isbiyanto
May 6th, 2010, 05:05 PM
If you are used to using Photoshop, you can attempt to install it using WINE. I've heard it runs very well in WINE.

works in cs2 only :(

winjeel
May 9th, 2010, 05:12 AM
You all maybe interested in an article I wrote on Linux and Photography: http://winjeel.com/Documents/PhotographyonLinux.pdf It is possible to get PS to work in Wine, and there is a link in that article worth checking out.

BLTicklemonster
July 27th, 2010, 08:39 PM
The JPEGs that comes out of the camera is just an interpretation of the RAW data. This interpretation is done by software in the camera written by persons who might be colour blind and think blue skies are red. Hence often I am not happy about their interpretation. RAW converters help me to interpret the RAW data the way I would like to see it or how I think the scene was. Adjusting JPEGs is destructive and leads to noise and offers less control than in RAW.

I'm not comfortable editing images in RAW. The seat cushions keep riding up me bum.
:)

Okay, seriously, I used the pentax software that came with my camera and got nowhere. I used UFRAW, and got nowhere. I'm missing something, I'm sure, but It appears as though editing in RAW is like using wood to cement your driveway. Anybody got any links to somewhere where RAW is spelled out simply?

earthpigg
July 27th, 2010, 10:44 PM
RE: Gimp vs Photoshop.

Only because I don't think anyone has pointed this out yet.

If someone has spent 5 years using and learning Photoshop and maybe even read a book or two on it... then of course two hours or two weeks of Gimp will result in an inferior experience with Gimp.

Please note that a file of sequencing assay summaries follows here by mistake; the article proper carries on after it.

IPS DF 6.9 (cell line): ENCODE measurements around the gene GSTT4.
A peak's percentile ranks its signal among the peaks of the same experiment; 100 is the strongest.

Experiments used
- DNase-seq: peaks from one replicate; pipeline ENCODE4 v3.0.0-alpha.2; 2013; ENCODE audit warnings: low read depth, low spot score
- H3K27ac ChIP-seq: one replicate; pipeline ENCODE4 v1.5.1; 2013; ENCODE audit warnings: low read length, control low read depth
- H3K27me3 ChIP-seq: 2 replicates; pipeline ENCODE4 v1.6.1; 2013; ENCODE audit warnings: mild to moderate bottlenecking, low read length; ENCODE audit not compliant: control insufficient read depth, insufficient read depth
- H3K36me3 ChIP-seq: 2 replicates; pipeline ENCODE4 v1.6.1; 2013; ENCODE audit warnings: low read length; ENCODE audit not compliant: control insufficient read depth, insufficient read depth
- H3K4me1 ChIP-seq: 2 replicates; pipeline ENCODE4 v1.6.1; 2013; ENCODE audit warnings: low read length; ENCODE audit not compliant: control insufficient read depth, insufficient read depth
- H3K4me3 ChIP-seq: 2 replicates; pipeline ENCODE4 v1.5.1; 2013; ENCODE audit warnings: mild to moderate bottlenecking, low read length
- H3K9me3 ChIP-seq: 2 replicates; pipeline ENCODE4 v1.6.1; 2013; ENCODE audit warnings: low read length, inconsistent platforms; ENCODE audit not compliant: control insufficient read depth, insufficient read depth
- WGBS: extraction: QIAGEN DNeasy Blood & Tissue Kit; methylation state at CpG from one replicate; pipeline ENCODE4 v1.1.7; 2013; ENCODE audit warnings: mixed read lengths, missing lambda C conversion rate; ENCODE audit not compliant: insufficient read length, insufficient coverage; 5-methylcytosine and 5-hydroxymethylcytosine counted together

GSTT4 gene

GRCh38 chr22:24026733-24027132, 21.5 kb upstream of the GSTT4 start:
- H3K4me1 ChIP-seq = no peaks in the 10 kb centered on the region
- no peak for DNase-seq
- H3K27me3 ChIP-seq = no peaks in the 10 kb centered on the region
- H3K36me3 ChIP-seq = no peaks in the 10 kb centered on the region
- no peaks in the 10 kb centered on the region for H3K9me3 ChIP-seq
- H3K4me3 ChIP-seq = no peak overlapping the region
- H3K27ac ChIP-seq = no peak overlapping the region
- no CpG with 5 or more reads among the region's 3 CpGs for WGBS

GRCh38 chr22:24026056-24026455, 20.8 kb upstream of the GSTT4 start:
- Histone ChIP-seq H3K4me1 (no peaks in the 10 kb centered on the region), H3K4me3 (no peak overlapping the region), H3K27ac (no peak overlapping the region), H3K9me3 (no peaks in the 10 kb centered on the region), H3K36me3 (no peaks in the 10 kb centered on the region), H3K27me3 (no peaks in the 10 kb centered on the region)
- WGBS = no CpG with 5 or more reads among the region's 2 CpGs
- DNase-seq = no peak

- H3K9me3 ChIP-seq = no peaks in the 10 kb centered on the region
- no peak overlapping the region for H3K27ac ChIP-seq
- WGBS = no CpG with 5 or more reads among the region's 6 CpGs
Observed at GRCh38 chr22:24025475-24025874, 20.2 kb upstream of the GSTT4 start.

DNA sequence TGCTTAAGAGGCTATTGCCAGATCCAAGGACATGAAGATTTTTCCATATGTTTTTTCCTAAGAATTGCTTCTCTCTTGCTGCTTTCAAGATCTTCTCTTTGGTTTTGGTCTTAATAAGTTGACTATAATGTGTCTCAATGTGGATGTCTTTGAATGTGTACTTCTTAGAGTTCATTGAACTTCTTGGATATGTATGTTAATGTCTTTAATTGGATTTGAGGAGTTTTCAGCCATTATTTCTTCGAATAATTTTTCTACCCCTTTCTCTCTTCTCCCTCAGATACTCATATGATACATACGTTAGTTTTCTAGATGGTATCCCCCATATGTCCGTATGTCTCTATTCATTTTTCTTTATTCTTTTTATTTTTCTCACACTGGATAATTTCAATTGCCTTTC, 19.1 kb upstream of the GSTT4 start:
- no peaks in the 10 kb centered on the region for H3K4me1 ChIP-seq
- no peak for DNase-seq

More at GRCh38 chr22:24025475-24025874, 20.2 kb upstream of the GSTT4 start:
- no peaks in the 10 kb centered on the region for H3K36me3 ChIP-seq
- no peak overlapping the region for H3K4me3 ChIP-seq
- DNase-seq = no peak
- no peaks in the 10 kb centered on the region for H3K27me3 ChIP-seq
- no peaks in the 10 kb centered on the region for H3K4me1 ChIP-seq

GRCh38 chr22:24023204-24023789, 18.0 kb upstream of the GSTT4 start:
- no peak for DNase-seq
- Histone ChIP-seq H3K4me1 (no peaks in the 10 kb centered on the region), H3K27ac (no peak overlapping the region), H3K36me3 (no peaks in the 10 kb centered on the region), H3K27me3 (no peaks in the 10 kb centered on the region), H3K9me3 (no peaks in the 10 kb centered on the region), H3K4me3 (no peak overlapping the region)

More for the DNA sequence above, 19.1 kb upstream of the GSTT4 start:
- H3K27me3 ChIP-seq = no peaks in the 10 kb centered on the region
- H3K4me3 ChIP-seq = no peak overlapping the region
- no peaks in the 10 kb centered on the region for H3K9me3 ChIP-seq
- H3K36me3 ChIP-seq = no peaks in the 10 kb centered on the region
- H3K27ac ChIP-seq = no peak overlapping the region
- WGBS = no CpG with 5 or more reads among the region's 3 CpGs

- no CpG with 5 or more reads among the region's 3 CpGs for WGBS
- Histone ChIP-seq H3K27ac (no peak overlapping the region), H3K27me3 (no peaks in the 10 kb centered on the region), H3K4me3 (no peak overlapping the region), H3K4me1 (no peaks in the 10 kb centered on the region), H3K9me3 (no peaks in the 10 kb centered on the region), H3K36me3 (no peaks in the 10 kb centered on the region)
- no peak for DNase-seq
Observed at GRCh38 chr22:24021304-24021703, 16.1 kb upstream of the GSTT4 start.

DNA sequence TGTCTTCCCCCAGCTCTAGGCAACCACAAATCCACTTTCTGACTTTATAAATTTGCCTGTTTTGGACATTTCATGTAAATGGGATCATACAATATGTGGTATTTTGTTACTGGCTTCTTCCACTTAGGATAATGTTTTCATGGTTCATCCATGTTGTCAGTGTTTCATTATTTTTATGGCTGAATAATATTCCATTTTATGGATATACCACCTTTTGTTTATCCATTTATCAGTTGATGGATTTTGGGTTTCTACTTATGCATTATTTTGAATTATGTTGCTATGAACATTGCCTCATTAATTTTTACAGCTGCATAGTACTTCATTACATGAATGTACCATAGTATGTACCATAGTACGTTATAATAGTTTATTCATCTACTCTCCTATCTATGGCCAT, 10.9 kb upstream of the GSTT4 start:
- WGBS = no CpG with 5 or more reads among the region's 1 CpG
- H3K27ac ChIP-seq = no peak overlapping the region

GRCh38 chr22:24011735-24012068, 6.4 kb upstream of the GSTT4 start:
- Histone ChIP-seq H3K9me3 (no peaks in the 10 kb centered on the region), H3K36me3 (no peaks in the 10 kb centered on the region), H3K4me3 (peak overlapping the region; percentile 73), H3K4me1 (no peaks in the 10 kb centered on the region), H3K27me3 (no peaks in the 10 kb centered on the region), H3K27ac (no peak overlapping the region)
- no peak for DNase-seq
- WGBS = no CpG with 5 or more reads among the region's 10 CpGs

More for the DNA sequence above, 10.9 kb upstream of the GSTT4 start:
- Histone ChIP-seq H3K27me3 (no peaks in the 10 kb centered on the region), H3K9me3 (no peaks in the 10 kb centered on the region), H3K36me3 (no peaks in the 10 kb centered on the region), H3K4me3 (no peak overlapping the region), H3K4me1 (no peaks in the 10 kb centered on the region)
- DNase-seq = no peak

Assume 10% of the time spent learning Photoshop is devoted to learning universal photo manipulation concepts & theory, and the remaining 90% of the time is spent learning the specific piece of software called Photoshop to apply those concepts and theory.

If we go with those numbers, than someone who has spent 500 hours learning Photoshop will need to spend 450 hours on GIMP to be able to accomplish the same thing. Instead of 10% and 90%, maybe you think its 40% and 60%. OK, no prob, recalculate with those numbers. 300 hours.


So, my suggestion to the OP: with the above in mind, dual boot and gradually shift. Don't pressure yourself, and don't let anyone else pressure you. When you are in a time crunch, use Photoshop. When not on a time crunch, and if you feel like it, make the effort to learn how Task XYZ is done in GIMP.

I didn't "like" that many of the years spent learning Windows software went out the Window when I made the transition, either. So, I dual booted for a year or so. I never assumed, however, that my personal inability to accomplish a given task was the same as the software in question "not being professional quality."

I'm sure there are also Microsoft Certified this-and-that Professionals with a decade of professional experience that firmly believe that "Linux does not offer professional quality server software", too.

No one likes pointing the finger at themselves, and every professional that has invested large amounts of time into learning this-or-that software has every reason to repeat as loudly as possible for the world to hear "this-or-that software is the best, everything else sucks, and I happen to be an expert in this-or-that software so hire me". This includes Linux/Unix sysadmins, too, if they aren't at home on Windows Servers. Even if Windows Server is the ideal solution to a given problem, they may never say so... because that reduces their value as an employee, and may even be the same as offering a letter of resignation to the employer.

I believe this same effect plays a role in the oft-quoted statement that "GIMP is not professional quality software".